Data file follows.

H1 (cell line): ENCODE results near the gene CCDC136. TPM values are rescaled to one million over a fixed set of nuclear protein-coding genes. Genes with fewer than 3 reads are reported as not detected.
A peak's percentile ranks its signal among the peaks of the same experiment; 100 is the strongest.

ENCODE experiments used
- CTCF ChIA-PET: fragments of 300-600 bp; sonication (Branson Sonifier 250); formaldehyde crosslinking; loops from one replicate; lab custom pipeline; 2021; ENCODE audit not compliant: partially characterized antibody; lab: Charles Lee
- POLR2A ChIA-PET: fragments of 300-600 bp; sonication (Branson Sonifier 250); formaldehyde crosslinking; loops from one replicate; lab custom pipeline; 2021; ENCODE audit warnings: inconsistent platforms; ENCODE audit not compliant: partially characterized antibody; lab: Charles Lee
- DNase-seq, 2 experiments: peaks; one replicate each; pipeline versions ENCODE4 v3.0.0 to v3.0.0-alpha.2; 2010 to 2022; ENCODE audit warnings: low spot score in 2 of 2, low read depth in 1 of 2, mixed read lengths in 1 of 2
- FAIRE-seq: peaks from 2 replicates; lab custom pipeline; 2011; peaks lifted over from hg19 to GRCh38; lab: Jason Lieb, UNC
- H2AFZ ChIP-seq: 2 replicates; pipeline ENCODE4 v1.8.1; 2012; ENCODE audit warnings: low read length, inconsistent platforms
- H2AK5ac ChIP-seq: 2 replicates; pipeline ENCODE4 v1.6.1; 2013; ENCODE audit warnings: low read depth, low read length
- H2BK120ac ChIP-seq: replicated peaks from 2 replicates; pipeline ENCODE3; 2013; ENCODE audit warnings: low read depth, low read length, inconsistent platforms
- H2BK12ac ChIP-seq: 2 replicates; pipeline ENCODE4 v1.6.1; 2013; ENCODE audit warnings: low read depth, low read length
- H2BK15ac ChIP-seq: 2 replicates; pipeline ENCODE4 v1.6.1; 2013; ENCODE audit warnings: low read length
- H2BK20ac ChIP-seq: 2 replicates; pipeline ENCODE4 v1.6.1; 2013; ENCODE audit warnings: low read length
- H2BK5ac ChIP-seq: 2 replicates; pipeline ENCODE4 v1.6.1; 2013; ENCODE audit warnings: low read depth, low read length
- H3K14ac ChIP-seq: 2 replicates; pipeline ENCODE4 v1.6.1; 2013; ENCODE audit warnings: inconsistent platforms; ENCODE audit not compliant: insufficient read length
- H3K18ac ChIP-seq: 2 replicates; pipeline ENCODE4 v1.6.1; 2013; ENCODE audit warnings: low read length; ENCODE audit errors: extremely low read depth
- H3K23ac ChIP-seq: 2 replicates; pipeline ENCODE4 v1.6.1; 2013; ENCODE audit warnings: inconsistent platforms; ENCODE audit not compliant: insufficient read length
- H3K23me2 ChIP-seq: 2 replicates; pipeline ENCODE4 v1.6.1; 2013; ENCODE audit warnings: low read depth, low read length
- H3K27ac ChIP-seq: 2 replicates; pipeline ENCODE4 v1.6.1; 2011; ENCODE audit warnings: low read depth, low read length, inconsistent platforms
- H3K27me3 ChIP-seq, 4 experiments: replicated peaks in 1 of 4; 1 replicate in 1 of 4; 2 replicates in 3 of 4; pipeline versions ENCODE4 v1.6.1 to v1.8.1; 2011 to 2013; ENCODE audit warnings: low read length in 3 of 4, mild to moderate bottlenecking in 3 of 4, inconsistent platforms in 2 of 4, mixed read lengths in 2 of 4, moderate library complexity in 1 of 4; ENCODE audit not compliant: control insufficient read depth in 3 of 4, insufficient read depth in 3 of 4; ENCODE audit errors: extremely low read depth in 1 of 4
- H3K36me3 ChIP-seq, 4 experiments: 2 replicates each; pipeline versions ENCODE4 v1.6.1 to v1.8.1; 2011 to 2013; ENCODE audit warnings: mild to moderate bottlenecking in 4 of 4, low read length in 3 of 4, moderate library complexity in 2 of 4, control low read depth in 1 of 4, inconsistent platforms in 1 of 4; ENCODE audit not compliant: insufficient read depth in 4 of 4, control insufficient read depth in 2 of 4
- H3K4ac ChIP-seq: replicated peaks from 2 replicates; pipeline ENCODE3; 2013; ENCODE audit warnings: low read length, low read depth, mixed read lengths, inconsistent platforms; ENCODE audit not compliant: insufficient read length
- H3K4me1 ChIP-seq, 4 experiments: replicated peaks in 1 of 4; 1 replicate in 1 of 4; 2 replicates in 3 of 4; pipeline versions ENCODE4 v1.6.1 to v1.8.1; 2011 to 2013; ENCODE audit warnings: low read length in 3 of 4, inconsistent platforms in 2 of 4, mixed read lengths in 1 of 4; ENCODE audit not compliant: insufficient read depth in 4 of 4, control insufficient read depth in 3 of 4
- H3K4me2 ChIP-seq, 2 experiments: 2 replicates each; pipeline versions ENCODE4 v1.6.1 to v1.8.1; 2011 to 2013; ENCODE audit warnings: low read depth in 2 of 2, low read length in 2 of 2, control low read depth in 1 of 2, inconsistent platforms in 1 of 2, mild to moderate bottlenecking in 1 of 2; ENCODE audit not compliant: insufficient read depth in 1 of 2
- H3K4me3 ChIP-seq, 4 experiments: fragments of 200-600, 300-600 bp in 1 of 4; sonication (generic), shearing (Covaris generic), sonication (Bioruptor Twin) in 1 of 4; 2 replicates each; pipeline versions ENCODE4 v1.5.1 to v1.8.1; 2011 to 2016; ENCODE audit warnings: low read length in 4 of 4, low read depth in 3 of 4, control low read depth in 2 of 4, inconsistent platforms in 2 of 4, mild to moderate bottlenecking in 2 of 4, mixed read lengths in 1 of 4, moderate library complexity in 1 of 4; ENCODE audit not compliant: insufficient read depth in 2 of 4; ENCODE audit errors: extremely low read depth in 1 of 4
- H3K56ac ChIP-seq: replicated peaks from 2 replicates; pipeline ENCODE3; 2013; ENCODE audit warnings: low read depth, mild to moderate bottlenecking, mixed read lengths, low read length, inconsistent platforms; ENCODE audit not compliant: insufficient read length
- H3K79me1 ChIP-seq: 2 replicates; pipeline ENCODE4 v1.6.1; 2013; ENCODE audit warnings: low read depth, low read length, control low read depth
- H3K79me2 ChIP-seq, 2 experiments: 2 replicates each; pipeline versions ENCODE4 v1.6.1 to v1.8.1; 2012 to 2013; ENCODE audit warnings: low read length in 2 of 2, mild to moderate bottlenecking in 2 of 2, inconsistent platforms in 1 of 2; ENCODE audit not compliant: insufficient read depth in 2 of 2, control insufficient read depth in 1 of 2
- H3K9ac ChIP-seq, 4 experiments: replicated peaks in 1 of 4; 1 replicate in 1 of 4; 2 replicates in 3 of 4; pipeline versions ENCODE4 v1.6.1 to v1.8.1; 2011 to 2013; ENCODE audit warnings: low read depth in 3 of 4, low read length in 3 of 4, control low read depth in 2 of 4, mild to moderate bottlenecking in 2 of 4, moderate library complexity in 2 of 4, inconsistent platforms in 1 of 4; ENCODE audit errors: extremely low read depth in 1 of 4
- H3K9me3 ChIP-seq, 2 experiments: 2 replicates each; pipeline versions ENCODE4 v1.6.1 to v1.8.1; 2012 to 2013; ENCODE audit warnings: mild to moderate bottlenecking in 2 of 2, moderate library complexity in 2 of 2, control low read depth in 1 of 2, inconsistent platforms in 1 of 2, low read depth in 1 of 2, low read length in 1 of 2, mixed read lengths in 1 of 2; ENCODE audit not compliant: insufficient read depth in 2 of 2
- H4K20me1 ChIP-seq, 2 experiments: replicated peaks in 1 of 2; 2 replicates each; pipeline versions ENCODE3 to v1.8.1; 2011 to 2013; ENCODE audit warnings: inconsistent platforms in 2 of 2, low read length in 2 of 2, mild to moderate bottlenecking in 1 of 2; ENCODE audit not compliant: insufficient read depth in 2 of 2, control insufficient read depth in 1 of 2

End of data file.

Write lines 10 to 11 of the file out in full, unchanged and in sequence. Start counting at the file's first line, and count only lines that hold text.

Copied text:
- H2BK120ac ChIP-seq: replicated peaks from 2 replicates; pipeline ENCODE3; 2013; ENCODE audit warnings: low read depth, low read length, inconsistent platforms
- H2BK12ac ChIP-seq: 2 replicates; pipeline ENCODE4 v1.6.1; 2013; ENCODE audit warnings: low read depth, low read length